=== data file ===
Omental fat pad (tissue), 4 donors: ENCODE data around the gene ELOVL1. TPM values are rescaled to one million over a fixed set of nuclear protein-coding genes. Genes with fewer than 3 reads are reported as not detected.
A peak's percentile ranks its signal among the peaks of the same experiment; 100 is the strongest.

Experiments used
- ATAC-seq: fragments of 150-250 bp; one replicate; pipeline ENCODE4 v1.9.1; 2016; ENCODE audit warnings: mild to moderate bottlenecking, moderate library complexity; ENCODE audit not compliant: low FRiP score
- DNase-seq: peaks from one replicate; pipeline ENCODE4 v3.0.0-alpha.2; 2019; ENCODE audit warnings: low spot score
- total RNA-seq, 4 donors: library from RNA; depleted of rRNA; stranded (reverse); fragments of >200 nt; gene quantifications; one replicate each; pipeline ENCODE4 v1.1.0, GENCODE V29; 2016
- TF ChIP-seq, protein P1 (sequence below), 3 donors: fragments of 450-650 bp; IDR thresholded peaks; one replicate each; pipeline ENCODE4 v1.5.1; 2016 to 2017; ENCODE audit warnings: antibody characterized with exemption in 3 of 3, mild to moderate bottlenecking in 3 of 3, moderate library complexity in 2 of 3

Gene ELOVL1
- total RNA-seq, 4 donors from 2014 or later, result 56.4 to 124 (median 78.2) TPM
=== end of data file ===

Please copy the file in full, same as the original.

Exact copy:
Omental fat pad (tissue), 4 donors: ENCODE data around the gene ELOVL1. TPM values are rescaled to one million over a fixed set of nuclear protein-coding genes. Genes with fewer than 3 reads are reported as not detected.
A peak's percentile ranks its signal among the peaks of the same experiment; 100 is the strongest.

Experiments used
- ATAC-seq: fragments of 150-250 bp; one replicate; pipeline ENCODE4 v1.9.1; 2016; ENCODE audit warnings: mild to moderate bottlenecking, moderate library complexity; ENCODE audit not compliant: low FRiP score
- DNase-seq: peaks from one replicate; pipeline ENCODE4 v3.0.0-alpha.2; 2019; ENCODE audit warnings: low spot score
- total RNA-seq, 4 donors: library from RNA; depleted of rRNA; stranded (reverse); fragments of >200 nt; gene quantifications; one replicate each; pipeline ENCODE4 v1.1.0, GENCODE V29; 2016
- TF ChIP-seq, protein P1 (sequence below), 3 donors: fragments of 450-650 bp; IDR thresholded peaks; one replicate each; pipeline ENCODE4 v1.5.1; 2016 to 2017; ENCODE audit warnings: antibody characterized with exemption in 3 of 3, mild to moderate bottlenecking in 3 of 3, moderate library complexity in 2 of 3

Gene ELOVL1
- total RNA-seq, 4 donors from 2014 or later, result 56.4 to 124 (median 78.2) TPM